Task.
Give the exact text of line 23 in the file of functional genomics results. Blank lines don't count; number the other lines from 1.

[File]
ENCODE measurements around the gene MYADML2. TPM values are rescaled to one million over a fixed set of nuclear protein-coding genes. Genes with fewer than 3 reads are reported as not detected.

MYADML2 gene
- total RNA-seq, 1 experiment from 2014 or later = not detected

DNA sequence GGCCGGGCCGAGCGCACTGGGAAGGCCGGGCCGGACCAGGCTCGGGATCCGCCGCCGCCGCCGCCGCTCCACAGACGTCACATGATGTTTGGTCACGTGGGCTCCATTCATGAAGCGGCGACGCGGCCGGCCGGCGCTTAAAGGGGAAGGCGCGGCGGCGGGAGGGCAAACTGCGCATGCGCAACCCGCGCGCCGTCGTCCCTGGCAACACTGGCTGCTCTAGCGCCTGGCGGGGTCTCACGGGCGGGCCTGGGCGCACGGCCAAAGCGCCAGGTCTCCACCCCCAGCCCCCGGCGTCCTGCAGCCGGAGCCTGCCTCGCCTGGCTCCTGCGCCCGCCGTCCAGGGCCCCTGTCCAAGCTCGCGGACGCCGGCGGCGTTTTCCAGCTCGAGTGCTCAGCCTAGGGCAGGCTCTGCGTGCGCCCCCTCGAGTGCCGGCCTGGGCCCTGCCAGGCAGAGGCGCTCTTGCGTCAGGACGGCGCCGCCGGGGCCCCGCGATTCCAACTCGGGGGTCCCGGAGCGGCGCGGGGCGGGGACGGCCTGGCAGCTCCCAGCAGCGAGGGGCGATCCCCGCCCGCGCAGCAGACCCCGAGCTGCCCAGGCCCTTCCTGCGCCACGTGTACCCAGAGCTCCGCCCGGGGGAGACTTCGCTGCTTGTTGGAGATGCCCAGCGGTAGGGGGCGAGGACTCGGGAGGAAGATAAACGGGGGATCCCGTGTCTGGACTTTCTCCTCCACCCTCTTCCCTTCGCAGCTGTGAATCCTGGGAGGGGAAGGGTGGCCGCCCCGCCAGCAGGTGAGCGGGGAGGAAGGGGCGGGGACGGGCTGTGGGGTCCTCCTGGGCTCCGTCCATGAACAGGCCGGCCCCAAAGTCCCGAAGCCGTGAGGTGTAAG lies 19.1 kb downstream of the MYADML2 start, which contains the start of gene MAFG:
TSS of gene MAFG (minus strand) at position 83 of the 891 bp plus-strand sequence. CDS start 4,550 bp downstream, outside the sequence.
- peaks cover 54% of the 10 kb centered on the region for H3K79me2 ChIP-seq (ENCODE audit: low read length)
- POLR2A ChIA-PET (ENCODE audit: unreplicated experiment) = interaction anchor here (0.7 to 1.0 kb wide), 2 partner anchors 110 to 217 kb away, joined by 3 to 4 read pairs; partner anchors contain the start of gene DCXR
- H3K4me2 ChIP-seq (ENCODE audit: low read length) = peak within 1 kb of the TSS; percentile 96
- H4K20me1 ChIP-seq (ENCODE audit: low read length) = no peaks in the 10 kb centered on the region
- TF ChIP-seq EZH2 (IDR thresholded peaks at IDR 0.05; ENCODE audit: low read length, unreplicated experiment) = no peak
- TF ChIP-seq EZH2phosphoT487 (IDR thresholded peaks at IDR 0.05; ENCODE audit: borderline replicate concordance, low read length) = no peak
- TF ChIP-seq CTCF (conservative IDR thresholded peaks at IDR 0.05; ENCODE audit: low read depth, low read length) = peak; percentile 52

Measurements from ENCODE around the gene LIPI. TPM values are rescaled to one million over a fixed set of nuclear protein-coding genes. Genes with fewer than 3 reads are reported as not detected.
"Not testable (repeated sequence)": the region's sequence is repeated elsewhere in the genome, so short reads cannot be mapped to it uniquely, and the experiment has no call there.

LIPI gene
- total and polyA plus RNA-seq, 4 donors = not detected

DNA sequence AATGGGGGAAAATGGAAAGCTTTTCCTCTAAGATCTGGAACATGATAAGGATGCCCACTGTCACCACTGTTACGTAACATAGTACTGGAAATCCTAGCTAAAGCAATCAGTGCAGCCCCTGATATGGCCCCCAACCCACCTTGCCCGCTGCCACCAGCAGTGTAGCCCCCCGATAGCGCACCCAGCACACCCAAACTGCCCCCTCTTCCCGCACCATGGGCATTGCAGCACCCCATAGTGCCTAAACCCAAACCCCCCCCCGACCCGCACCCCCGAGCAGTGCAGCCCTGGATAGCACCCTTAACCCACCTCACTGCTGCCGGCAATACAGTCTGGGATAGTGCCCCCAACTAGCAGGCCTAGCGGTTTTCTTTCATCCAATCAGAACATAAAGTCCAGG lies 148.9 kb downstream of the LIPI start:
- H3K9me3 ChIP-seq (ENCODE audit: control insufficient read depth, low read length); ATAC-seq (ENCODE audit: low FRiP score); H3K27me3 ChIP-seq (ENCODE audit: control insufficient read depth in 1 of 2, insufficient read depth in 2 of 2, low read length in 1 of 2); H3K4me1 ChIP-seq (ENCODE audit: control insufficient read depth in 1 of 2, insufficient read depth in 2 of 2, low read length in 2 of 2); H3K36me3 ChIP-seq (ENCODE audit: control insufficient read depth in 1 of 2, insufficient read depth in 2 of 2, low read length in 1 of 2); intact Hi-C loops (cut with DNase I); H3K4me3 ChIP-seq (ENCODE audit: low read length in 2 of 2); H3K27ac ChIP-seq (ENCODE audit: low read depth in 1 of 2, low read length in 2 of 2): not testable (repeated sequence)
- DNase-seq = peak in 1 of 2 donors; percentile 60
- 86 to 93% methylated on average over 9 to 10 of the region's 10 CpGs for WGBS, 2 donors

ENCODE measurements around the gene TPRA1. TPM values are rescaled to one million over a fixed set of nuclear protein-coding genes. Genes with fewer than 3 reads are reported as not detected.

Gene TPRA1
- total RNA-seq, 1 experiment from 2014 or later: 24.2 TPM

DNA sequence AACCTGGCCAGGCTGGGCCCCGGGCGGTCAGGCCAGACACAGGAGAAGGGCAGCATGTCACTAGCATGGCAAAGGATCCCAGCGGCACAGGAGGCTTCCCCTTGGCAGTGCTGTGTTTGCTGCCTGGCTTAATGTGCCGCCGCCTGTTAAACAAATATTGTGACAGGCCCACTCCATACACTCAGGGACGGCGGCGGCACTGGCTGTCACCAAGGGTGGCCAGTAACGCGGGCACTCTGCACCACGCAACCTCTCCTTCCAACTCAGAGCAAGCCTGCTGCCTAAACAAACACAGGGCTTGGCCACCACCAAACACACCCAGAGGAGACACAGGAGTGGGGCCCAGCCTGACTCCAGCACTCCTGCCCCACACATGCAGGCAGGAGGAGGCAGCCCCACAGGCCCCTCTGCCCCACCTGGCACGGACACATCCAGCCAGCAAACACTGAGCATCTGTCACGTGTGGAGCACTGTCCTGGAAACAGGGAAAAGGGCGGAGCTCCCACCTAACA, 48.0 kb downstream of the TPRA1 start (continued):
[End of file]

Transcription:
- total RNA-seq, 1 experiment from 2014 or later: 24.2 TPM